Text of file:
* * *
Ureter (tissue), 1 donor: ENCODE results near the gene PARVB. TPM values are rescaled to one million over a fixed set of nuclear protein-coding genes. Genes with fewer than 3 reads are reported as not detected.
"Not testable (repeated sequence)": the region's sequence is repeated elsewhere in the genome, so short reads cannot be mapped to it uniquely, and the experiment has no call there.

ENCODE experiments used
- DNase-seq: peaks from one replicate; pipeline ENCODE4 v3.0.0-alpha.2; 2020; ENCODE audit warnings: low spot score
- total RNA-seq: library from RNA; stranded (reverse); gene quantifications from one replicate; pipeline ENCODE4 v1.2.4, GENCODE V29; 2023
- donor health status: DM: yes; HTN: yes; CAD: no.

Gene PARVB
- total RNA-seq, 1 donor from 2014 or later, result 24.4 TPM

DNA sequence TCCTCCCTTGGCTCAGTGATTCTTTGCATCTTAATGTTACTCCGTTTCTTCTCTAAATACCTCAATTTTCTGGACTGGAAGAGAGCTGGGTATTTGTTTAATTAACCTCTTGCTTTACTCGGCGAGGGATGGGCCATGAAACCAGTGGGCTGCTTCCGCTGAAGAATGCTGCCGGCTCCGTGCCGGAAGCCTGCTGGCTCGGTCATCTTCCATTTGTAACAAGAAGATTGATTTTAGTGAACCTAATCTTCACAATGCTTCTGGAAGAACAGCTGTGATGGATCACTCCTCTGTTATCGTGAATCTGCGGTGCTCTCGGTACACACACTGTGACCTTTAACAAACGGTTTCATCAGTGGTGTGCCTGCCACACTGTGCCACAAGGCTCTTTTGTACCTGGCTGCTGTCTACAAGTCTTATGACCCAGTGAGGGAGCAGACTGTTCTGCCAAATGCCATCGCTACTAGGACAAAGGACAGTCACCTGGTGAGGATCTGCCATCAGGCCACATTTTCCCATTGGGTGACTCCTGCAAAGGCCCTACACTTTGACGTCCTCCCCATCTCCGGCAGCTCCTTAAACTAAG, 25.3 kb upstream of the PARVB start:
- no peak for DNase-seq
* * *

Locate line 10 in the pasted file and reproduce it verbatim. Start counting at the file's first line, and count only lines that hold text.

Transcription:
- no peak for DNase-seq